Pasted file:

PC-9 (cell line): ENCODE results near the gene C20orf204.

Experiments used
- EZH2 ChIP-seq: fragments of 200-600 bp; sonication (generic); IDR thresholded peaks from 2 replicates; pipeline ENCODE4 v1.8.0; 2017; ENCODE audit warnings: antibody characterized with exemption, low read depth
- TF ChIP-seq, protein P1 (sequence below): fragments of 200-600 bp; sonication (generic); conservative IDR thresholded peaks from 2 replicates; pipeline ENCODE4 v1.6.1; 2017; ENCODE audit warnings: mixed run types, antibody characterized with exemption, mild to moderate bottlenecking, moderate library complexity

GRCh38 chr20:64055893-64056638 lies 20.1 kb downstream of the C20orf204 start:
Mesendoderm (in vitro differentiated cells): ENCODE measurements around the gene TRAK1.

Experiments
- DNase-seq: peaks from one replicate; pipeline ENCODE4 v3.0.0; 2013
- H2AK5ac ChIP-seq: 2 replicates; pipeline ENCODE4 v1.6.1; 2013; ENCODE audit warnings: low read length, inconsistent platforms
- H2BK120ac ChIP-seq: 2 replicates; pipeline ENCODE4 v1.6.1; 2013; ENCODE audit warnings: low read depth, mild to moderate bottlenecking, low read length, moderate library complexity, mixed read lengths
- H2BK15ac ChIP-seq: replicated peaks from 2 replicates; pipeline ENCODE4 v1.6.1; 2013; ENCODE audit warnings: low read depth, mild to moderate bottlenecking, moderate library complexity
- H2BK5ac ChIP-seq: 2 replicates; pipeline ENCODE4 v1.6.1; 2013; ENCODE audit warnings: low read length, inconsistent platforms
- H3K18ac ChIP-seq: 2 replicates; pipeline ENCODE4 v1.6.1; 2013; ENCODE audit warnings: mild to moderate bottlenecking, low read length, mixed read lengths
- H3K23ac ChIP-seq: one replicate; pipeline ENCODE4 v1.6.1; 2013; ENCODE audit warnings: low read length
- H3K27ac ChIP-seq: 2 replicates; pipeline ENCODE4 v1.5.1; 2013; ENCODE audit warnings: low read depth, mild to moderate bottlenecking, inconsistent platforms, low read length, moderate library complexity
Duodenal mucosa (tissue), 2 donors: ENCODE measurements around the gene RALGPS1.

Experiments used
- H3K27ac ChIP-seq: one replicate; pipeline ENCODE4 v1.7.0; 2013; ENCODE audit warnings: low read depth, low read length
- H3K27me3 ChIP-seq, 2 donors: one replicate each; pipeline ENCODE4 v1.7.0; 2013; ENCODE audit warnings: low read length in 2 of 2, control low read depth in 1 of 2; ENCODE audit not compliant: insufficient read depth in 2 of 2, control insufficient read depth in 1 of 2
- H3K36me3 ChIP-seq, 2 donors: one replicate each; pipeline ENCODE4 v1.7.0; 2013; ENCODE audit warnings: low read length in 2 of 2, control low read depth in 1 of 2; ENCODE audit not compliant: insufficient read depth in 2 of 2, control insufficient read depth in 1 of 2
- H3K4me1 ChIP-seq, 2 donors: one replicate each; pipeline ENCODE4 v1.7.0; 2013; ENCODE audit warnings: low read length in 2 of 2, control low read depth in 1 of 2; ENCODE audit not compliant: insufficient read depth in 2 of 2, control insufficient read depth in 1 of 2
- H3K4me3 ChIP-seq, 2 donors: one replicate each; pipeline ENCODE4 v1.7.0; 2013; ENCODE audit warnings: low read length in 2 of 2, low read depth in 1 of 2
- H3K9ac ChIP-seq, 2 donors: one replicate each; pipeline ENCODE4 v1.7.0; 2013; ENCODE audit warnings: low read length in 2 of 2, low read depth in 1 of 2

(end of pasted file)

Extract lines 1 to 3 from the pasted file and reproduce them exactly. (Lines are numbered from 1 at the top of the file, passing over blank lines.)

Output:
PC-9 (cell line): ENCODE results near the gene C20orf204.

Experiments used
- EZH2 ChIP-seq: fragments of 200-600 bp; sonication (generic); IDR thresholded peaks from 2 replicates; pipeline ENCODE4 v1.8.0; 2017; ENCODE audit warnings: antibody characterized with exemption, low read depth